England secured qualification for the 2018 World Cup on Thursday night in what was a pretty uninspiring 1-0 win over Slovenia.
Kyle Walker pounced on goalkeeper Jan Oblak’s mistake to whip in a cross which was brilliantly touched home by Harry Kane, who captained the side at Wembley, for the 94th-minute winner.
The planning for next summer’s tournament starts now, and it’s safe to say that Gareth Southgate must do a lot better than what Roy Hodgson managed if he wants to keep his job.
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In 2014, England suffered their first group stage elimination since 1958 when they finished bottom of Group D behind Italy, Uruguay and Costa Rica, scoring just two goals.
With that in mind, and thinking ahead to Russia, we’ve decided to take a look at what Hodgson’s first-choice England starting XI was back in Brazil and where those players have ended up now.
GK – Joe Hart (West Ham)
Goalkeeper Joe Hart came into the 2014 World Cup on the back of winning the 2013-14 Premier League with Manchester City.
Hart enjoyed two more years as City’s number one, in which he played a whopping 91 times, before Pep Guardiola arrived and he found himself on loan at Torino.
The 30-year-old is on loan again this term at West Ham, but with 74 caps, he is comfortably the most experienced player involved in the England setup today.
RB – Glen Johnson (Stoke City)
Glen Johnson had been part of the Liverpool team that “nearly won the league” and ended up playing 200 games for them before leaving in 2015.
The right-back, who’s earned 54 caps for England, swapped Merseyside for Stoke City, but the 33-year-old has only featured three times for The Potters so far this term.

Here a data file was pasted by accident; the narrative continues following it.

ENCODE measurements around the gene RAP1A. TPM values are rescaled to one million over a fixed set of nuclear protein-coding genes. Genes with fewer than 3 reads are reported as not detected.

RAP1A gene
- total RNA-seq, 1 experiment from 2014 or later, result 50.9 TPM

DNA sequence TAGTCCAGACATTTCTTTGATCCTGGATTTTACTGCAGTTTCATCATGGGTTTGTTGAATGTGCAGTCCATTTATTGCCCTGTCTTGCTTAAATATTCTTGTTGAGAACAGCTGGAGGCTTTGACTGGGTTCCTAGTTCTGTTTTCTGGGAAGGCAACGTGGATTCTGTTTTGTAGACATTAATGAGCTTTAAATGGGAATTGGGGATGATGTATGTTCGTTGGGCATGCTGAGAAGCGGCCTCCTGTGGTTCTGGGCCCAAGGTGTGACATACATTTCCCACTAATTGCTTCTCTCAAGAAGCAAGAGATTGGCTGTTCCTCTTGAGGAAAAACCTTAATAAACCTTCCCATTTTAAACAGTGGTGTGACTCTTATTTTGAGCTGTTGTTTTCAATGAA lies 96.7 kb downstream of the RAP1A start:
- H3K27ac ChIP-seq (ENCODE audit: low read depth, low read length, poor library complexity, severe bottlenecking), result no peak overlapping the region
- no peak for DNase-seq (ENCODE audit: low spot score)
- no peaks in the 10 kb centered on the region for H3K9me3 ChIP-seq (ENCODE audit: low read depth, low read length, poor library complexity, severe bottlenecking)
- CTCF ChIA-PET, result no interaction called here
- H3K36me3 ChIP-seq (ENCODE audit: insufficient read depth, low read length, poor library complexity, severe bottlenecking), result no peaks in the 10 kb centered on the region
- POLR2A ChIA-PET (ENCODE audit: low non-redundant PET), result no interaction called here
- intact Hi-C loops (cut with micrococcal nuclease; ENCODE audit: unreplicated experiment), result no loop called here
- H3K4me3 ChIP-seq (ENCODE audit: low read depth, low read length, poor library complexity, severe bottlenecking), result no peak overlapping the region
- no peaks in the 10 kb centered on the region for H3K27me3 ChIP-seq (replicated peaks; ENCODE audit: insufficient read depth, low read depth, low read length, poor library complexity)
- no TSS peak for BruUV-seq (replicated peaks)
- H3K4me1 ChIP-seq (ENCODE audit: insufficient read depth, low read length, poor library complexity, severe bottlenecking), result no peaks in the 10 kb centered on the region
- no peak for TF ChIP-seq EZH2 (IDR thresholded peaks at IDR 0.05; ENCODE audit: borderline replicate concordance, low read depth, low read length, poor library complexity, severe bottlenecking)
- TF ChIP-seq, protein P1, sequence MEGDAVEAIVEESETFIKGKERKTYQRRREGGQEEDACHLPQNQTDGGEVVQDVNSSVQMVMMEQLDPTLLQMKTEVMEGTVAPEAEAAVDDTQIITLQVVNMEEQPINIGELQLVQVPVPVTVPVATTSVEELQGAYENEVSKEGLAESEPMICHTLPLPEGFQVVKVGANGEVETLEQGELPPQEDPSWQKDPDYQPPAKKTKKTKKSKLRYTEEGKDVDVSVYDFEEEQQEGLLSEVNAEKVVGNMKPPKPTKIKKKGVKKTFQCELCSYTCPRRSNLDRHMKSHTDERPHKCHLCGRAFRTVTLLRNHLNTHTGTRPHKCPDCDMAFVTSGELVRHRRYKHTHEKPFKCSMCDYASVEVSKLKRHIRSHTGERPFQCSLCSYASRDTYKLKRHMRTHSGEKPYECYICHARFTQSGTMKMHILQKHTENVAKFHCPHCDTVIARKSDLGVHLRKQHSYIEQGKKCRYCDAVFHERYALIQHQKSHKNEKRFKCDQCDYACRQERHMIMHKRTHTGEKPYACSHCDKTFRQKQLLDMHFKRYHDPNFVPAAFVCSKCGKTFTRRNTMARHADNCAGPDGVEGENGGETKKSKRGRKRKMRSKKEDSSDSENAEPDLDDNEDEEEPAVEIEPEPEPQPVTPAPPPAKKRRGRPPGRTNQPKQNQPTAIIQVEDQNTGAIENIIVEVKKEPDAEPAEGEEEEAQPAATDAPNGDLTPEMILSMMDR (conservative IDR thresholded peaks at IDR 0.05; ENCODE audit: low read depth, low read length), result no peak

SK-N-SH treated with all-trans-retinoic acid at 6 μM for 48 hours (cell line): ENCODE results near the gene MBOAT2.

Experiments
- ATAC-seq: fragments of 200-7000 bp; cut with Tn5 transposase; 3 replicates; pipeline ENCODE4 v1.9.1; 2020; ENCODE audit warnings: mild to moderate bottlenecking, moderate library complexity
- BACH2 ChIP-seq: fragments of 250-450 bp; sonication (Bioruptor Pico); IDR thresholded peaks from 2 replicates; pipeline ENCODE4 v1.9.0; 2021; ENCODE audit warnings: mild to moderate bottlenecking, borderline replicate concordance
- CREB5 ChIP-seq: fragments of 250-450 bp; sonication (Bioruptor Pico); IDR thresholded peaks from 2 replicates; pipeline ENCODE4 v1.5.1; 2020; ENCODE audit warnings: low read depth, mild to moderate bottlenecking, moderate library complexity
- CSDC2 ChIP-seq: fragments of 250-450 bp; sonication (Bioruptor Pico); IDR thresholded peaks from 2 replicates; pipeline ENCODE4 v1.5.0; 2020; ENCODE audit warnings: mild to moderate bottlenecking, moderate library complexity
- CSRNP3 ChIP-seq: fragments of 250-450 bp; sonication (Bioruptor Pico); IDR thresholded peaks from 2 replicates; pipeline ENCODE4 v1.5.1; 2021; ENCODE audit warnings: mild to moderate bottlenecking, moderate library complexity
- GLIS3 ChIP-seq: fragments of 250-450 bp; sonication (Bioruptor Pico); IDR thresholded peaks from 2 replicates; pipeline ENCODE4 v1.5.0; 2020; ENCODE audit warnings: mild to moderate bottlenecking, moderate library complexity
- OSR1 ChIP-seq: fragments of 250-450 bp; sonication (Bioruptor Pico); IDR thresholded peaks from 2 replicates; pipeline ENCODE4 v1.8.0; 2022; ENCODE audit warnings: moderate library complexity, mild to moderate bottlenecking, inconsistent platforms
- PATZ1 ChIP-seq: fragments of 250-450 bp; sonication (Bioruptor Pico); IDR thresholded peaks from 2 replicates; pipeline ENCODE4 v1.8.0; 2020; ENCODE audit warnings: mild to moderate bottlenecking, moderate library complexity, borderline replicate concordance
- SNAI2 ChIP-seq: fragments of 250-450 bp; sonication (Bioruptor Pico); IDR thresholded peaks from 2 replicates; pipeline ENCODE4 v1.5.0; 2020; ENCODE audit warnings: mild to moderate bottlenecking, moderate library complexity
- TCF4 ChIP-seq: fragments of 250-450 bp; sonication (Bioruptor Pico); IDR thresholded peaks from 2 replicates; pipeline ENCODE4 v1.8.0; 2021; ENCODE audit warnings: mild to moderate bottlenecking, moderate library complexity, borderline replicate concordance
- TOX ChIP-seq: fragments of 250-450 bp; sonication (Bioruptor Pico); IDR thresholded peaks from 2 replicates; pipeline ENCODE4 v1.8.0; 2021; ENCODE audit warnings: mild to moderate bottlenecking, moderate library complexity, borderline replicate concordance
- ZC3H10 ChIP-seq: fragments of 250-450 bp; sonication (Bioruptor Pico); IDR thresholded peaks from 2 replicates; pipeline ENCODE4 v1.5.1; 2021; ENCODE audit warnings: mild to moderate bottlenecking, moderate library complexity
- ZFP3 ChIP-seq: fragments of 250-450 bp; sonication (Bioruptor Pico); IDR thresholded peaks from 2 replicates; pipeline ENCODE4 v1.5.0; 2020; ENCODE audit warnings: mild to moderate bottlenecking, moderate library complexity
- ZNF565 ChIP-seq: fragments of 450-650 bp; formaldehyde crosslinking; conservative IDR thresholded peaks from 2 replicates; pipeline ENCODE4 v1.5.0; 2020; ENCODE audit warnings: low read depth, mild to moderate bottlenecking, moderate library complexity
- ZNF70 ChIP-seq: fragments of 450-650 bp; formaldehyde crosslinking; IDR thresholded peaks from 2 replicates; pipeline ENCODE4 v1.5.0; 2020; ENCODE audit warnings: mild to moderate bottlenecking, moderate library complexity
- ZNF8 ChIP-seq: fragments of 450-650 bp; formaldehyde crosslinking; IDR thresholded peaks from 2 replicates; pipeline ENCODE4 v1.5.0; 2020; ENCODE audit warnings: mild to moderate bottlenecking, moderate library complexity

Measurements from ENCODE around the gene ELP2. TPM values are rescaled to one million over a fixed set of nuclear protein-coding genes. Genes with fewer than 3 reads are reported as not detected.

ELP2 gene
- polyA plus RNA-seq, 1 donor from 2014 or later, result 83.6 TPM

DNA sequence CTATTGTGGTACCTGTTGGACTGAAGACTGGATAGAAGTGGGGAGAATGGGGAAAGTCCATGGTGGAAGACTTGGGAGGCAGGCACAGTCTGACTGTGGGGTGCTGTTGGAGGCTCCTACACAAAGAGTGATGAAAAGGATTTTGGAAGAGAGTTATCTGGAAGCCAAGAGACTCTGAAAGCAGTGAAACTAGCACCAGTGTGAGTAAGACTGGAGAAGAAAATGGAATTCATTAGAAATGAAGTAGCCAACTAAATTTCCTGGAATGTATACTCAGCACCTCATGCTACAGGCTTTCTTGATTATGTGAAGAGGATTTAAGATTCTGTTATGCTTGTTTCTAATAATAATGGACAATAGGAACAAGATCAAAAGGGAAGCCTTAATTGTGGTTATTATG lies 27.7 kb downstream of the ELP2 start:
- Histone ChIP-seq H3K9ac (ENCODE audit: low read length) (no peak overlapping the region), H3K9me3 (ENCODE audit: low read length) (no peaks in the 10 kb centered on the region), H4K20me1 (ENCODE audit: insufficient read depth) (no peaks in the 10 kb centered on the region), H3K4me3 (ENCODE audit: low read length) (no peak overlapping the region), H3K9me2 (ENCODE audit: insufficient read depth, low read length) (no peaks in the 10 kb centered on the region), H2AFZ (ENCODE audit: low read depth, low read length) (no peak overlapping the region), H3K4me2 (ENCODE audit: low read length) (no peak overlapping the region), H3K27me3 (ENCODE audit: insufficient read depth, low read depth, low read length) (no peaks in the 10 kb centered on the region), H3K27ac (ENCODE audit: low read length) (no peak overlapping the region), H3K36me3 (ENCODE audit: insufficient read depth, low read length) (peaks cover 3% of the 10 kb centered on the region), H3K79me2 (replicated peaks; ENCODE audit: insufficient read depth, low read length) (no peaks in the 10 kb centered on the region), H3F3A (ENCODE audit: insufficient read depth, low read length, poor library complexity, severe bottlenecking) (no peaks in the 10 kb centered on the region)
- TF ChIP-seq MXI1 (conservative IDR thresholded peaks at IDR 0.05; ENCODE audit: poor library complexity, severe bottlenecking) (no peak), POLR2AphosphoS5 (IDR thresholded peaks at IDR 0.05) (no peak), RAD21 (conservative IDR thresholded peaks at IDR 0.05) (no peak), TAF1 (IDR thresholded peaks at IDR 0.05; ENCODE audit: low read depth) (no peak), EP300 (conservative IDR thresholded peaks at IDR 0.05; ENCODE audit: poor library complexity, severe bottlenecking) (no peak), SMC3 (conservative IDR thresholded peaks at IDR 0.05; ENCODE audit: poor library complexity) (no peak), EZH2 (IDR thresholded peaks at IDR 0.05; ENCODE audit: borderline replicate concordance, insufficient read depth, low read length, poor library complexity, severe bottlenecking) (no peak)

CB – Gary Cahill (Chelsea)
Chelsea’s Gary Cahill was arguably England’s first-choice centre-back in 2014 and the 31-year-old remains a regular to this day.
Since the last World Cup, he has won the League Cup, two Premier League titles, been included in the PFA Team of the Year twice and replaced John Terry as skipper at Stamford Bridge.
CB – Phil Jagielka (Everton)
Phil Jagielka joined Everton in 2007 and has racked up over 350 appearances for The Toffees in addition to becoming club captain.
The defender has been out of the England squad for nearly a year now, and at 35, the pace of the Premier League seems to be catching up to him.
LB – Leighton Baines (Everton)
Like Jagielka, Leighton Baines is another stalwart of the Everton defence and someone who was deserving of his starting place in Brazil three years ago.
The classy left-back has battled past lots of injury problems to get back to full fitness at Everton, but the 32-year-old’s England days look to be behind him.
CM – Steven Gerrard (retired)
Steven Gerrard captained England at the 2014 World Cup and is the country’s fourth-most capped player of all-time, behind David Beckham, Wayne Rooney and Peter Shilton.
Having just missed out on his best chance to win the Premier League, the midfield man retired from international football shortly after the disappointing tournament.